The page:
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Suggested changes in the state's social studies curriculum minimizes the importance of several significant figures in United State history and this is a disservice to students.

Suggested changes in the state's social studies curriculum minimizes the importance of several significant figures in United State history and this is a disservice to students.

Juleanna Culilap

Suggested changes in the state's social studies curriculum minimizes the importance of several significant figures in United State history and this is a disservice to students.

Juleanna Culilap

Juleanna Culilap

Suggested changes in the state's social studies curriculum minimizes the importance of several significant figures in United State history and this is a disservice to students.

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Two years after voters struck down Frisco ISD’s proposed tax hike in 2016, the board of trustees voted to put two new propositions on the Nov. 6 ballot. The tax ratification election proposes a 13 cent increase in the operations portion of the tax rate that would be followed by a district move to enact a 15 cent decrease in the debt portion of the tax rate, with the result being a two cent savings on the total tax rate. The other proposal is a bond to “issue $691 million in debt to finance the construction of new schools, renovations to existing facilities, security measures and more”.

The 2016 election left the community divided and led to budget cuts for the district. However, the decision was made by the minority as just 14.3 percent of voters in the Frisco ISD taxing zone in Collin County, and 18.36 percent in Denton County cast a ballot on the TRE. But that’s not how democracy is supposed to work and all eligible voters in the district must do their research and vote to ensure the results accurately reflects constituents’ desires.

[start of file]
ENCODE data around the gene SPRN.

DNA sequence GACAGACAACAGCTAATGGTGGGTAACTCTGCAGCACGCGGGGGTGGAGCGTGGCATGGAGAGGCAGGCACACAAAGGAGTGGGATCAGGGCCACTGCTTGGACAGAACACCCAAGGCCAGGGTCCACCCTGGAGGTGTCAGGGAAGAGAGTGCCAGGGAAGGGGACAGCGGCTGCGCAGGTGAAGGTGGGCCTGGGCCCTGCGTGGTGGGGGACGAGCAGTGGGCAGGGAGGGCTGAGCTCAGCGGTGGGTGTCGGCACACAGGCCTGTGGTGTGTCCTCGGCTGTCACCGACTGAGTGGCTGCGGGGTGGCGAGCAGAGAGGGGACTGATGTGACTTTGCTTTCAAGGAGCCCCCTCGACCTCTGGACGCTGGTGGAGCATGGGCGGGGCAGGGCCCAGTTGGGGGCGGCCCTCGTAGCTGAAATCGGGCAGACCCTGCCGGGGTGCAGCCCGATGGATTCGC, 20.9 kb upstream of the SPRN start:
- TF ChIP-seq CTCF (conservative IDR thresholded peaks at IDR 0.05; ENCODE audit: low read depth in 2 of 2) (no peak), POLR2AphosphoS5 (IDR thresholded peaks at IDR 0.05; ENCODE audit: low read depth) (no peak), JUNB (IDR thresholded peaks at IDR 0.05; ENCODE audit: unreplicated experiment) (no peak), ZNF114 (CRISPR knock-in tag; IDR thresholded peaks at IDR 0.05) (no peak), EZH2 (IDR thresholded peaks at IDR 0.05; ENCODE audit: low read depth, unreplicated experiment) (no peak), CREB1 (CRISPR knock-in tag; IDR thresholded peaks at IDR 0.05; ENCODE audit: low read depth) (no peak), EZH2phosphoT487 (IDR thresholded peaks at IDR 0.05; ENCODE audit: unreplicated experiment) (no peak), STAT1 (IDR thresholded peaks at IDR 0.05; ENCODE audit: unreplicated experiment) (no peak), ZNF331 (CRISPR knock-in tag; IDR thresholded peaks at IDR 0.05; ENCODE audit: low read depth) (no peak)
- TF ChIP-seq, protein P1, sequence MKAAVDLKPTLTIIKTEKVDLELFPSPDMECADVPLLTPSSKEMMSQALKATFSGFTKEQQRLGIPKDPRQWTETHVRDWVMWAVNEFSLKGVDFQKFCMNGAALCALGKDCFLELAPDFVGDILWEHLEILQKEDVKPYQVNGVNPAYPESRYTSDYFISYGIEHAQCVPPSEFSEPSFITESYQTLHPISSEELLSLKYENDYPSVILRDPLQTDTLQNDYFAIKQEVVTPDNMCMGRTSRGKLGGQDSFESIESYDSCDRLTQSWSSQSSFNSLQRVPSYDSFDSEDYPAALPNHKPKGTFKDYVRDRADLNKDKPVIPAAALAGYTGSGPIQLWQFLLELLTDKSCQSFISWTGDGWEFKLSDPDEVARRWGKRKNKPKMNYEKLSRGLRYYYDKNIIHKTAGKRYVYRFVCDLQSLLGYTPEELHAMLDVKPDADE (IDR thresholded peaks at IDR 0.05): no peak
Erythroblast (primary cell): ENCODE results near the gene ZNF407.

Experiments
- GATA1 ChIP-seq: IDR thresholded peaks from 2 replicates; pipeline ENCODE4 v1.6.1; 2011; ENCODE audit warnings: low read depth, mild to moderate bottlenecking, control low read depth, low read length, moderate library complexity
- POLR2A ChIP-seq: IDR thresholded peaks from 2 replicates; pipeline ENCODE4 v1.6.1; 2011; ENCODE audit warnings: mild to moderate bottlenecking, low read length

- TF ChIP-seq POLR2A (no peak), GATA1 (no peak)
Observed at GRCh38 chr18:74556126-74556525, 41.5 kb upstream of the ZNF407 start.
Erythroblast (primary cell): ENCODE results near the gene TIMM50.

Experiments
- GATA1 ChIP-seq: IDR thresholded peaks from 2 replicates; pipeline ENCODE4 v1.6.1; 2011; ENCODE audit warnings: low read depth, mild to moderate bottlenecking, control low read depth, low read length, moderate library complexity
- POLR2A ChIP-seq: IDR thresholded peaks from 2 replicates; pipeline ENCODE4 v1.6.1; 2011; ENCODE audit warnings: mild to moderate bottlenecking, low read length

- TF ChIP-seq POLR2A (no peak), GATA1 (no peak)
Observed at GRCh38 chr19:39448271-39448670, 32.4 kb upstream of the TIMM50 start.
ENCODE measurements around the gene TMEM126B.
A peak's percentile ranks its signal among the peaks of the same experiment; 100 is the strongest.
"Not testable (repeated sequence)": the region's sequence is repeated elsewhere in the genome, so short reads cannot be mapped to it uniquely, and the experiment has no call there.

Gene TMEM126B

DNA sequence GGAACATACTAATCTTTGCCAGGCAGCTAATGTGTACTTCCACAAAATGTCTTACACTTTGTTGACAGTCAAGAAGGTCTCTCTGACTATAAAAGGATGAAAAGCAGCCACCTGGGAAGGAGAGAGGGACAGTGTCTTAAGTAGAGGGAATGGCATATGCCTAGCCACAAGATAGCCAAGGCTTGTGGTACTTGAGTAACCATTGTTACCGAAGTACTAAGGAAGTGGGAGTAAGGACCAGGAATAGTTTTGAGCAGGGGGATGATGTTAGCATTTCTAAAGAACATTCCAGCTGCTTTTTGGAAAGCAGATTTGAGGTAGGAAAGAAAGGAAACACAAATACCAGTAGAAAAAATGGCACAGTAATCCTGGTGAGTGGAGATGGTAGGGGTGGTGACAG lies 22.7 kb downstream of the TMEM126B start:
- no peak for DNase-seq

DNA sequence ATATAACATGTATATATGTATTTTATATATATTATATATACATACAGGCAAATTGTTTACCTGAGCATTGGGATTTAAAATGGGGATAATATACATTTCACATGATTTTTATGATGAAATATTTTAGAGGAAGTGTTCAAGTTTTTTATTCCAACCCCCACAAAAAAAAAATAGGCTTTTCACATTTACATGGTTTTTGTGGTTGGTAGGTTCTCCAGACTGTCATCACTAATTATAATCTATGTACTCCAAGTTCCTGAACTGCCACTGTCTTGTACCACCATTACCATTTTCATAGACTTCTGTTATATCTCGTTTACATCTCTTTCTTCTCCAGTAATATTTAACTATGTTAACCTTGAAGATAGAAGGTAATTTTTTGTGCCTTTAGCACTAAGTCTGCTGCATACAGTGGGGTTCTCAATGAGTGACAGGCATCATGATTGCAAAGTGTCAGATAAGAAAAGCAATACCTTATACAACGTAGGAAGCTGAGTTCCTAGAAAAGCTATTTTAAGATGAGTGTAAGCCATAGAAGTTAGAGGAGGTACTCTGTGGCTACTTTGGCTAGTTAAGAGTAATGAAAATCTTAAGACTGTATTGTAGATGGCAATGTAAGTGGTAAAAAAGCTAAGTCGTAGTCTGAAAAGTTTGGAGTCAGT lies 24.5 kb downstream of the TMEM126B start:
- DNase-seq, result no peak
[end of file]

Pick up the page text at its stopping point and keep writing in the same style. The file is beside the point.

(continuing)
With the proposals’ outcomes concerning students, parents, and taxpayers alike, there is no reason for voters to not do their homework and head to the polls. For students, the election could mean that their school’s maintenance is better funded or that they might attend schools yet to be constructed. For parents it could mean the quality of their child’s education and associated programs, and for all taxpayers it means a two cent deduction to their total tax rate.

An improved turnout is needed to establish the community’s sentiment and put confidence behind the result. Democracy is a privilege and the fact that well under 20 percent of voters cast their ballots in the 2016 special election is a shame as that means more than 4 out of every 5 citizens did not care enough about their tax rate or schools to vote. Given Collin county’s 67.86 percent turnout in the 2016 general election and heated midterm elections on Nov. 6, more voters are likely to show up and must vote on the district’s proposals.

Some might argue that they feel their vote doesn’t matter on the districts propositions. This is exactly the sentiment that ends in a small fraction of voters calling the shots. If citizens feel a certain way about an election’s outcome, they should make their voice heard and their chance is in November.

Eligible voters should attend one of the district’s six community events on the election or watch the livestream in an effort to understand the issues. The first meeting is Wednesday at Staley Middle School beginning at 6:30 p.m. Citizens must fulfill their civic duty, get informed about what’s on the ballot in November, and make a decision that the community can stand behind.